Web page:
Norway is often listed among the most sustainable countries in the world and its reputation lives on as the wealthy Nordic country reached another record-breaking year for electric vehicles (EV), selling almost 80% of these vehicles in 2022, compared to the year before.
1. Rising EV market share
The share of new electric vehicles in Norway went up to 79.3% in 2022 from 65% in 2021 and from a mere 2.9% a decade ago, according to the Norwegian Road Federation (OFV). Elon Musk’s electric-only Tesla had a 12.2% share of the overall car market in Norway, making it the number one brand for a second consecutive year, ahead of Volkswagen with 11.6%. The Tesla Model Y was the single most popular model of the year, ahead of Volkswagen’s electric ID.4 followed by the Skoda Enyaq.
“Eight out of ten people choosing fully electric instead of combustion engines is a considerable step towards Norway reaching its climate goal of 100% battery EV sales in 2025. This proves beyond doubt that affordable battery EVs are the number one choice for new car owners,” said Christina Bu, Secretary General of The Norwegian EV Association.
“Eight out of ten people choosing fully electric instead of combustion engines is a considerable step towards #Norway reaching its climate goal of 100 % BEV sales in 2025. This proves beyond doubt that affordable BEVs are the number one choice for new car owners” @ChristinaBu_— Nordic EV Summit (@nordicevs) January 3, 2023
The Nordic nation is ensuring that fast-charging infrastructure is in place, stretching over 1700 kilometres from the north of the arctic circle to the southern tip of Norway. While China is by far the biggest car market overall, Norway with its roughly 5 million inhabitants has achieved the world’s highest proportion of electric vehicles with the help of generous state subsidies.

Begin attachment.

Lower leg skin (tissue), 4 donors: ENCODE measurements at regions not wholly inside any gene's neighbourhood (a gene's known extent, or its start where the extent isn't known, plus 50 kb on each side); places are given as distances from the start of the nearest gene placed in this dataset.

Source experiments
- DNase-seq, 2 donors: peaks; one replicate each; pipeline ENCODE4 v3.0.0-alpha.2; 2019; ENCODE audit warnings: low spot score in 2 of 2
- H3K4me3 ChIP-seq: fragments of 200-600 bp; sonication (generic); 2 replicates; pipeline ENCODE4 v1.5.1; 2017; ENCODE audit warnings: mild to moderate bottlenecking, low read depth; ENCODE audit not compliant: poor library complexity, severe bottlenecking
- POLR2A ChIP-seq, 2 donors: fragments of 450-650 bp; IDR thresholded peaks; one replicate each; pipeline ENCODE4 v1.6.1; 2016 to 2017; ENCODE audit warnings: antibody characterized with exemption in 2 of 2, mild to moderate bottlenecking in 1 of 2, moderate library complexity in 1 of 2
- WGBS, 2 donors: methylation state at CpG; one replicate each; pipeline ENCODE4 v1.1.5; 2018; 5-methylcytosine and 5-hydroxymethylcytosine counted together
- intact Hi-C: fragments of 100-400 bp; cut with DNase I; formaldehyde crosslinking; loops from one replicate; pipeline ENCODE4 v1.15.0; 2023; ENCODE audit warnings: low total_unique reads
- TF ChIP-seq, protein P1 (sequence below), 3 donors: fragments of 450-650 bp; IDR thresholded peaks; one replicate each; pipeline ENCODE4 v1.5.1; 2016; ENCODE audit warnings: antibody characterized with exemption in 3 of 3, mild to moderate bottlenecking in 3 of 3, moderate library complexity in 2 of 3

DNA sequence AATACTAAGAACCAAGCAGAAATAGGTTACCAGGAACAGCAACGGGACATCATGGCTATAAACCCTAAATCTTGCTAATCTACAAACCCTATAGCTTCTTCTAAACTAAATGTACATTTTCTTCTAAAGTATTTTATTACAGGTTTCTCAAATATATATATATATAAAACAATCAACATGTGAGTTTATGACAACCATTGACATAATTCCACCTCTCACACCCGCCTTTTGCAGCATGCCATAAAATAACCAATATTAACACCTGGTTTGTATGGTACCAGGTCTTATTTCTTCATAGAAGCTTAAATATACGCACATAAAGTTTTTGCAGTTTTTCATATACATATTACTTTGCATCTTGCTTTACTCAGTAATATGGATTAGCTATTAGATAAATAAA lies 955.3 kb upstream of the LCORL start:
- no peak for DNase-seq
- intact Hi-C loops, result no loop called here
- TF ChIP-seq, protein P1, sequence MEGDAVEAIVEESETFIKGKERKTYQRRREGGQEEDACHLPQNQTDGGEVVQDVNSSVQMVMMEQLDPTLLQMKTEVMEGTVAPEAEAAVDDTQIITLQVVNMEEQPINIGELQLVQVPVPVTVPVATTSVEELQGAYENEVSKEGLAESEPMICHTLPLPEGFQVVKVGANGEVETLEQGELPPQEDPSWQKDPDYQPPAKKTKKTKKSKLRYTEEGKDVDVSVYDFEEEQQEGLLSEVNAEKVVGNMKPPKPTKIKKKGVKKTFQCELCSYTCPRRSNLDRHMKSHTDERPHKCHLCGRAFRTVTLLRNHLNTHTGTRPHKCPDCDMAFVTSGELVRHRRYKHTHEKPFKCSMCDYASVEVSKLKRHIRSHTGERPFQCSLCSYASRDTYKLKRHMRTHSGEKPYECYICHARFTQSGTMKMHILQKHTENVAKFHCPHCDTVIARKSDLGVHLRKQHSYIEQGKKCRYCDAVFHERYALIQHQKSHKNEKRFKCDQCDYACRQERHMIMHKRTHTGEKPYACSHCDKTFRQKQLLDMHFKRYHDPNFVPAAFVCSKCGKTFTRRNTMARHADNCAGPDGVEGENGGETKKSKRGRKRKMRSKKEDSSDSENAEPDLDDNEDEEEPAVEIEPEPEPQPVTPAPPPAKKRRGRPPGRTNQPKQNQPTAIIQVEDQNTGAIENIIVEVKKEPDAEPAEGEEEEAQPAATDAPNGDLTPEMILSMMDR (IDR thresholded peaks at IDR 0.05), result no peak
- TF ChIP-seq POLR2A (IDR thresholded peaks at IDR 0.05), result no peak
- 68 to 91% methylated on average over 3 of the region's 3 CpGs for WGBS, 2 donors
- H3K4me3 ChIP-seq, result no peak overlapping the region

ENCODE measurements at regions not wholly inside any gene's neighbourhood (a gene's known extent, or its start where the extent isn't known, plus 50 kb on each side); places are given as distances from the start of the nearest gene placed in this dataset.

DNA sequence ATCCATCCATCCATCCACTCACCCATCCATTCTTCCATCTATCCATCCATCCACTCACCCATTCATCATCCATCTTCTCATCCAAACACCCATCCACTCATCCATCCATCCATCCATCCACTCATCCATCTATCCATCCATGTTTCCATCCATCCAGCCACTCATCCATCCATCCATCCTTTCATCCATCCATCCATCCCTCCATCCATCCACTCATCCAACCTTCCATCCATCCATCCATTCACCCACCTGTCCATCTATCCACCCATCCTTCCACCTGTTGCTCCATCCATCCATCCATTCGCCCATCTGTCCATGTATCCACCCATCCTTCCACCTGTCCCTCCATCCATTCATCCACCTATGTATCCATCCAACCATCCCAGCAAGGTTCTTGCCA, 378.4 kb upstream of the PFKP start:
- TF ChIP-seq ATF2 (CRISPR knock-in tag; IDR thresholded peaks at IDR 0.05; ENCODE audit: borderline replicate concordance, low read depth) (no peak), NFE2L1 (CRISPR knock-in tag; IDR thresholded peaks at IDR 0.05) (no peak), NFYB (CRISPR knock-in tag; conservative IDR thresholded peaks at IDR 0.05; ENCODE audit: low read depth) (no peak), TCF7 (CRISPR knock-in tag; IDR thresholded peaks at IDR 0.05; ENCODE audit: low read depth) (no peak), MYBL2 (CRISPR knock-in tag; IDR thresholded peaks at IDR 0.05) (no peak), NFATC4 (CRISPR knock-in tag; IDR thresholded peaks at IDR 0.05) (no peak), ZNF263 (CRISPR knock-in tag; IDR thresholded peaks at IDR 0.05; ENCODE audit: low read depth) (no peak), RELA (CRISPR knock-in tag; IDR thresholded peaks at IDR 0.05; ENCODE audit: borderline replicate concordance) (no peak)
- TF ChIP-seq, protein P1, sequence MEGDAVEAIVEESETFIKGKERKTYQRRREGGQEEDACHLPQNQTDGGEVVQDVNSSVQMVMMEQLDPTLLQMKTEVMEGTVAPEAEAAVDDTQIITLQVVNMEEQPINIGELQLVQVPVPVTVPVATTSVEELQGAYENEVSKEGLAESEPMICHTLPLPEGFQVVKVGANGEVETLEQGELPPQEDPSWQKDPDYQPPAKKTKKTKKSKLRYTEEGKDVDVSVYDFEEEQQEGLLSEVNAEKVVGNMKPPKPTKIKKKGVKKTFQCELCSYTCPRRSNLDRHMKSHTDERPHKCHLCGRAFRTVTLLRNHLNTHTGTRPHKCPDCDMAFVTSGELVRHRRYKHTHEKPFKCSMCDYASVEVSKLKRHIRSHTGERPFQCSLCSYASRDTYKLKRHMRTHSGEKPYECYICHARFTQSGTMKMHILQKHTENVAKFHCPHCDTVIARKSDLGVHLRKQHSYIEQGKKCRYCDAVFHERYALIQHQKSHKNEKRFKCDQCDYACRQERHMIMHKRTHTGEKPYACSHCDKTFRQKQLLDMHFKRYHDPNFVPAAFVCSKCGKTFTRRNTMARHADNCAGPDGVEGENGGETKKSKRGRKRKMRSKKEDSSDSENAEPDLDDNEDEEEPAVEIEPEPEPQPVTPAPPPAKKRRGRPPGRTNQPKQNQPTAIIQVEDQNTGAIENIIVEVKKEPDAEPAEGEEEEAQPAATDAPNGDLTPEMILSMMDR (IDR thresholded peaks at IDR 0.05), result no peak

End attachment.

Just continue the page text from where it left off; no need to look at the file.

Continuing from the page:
2. Government’s incentives
In 2016, the Norwegian Parliament pledged to only sell zero emission cars by 2025 — fully electric or hydrogen-powered. Seeking to become the first nation to end the sale of petrol and diesel cars by 2025, oil-producing Norway has until now exempted battery-powered fully electric vehicles from taxes imposed on rivals using internal combustion engines (ICE).
The electric car has become the new normal car for Norwegians, and that means we have to look into how we are using society’s funds.Johan Vasara, a state secretary at the Norwegian transport ministry
From 2023, Norway will implement a 25% VAT on the purchase price from 500 000 Norwegian kroner and over. Additionally, for all EVs, a new weight tax will come into play. “Our message to the rest of the world is crystal clear: Now there is no excuse for the ICE unnecessary pollution when the climate crisis is so urgent to solve,” said Bu.